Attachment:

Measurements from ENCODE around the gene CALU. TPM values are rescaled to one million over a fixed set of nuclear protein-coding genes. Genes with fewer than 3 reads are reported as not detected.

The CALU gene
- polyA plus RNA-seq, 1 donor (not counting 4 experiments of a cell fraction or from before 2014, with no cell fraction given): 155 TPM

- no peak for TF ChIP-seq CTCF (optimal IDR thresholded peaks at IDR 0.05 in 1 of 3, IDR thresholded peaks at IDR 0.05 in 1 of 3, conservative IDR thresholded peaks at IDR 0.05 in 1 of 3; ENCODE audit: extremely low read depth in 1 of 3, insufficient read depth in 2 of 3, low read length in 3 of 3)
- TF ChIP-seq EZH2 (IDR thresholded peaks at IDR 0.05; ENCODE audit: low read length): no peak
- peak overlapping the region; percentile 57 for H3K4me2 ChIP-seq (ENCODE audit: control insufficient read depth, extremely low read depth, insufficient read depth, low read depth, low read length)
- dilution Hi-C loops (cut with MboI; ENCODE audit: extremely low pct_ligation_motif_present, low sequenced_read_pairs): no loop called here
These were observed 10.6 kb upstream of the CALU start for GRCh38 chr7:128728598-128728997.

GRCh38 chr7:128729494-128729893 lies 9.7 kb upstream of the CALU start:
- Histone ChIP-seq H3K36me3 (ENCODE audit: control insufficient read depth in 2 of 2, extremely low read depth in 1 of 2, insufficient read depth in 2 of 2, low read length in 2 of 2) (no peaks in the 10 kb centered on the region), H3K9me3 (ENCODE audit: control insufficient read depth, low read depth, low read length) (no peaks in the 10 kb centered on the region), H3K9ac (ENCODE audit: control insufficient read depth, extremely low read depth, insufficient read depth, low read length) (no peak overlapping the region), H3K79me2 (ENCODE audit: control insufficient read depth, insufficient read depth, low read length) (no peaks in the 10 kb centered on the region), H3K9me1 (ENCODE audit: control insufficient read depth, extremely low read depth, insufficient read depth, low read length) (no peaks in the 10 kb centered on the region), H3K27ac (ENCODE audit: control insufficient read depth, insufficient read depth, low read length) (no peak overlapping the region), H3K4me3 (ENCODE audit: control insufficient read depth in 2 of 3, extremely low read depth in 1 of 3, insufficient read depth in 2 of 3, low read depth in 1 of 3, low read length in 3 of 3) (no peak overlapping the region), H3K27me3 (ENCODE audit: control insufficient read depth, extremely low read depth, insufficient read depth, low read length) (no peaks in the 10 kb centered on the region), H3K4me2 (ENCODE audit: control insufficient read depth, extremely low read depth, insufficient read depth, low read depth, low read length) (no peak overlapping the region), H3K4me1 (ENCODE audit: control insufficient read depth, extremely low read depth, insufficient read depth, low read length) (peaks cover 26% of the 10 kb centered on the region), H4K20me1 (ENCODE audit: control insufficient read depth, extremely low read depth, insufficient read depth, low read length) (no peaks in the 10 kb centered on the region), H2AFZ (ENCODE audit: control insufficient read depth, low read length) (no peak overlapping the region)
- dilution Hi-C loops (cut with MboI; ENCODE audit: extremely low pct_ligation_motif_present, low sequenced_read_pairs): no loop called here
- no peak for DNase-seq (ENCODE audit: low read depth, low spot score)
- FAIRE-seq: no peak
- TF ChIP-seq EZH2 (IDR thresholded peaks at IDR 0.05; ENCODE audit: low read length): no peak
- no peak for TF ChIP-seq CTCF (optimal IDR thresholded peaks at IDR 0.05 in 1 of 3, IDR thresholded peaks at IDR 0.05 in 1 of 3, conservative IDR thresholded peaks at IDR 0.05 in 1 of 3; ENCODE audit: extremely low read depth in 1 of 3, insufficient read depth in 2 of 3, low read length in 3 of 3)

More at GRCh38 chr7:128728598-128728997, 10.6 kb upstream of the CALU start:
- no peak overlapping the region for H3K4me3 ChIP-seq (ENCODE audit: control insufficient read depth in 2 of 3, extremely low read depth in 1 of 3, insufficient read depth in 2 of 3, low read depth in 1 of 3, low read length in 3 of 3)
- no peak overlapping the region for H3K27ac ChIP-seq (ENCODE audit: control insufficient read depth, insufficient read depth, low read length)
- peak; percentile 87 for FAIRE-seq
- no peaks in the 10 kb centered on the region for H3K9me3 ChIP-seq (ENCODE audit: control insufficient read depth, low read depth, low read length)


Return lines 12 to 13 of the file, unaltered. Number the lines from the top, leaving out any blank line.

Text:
- no peak for DNase-seq (ENCODE audit: low read depth, low spot score)
- FAIRE-seq: no peak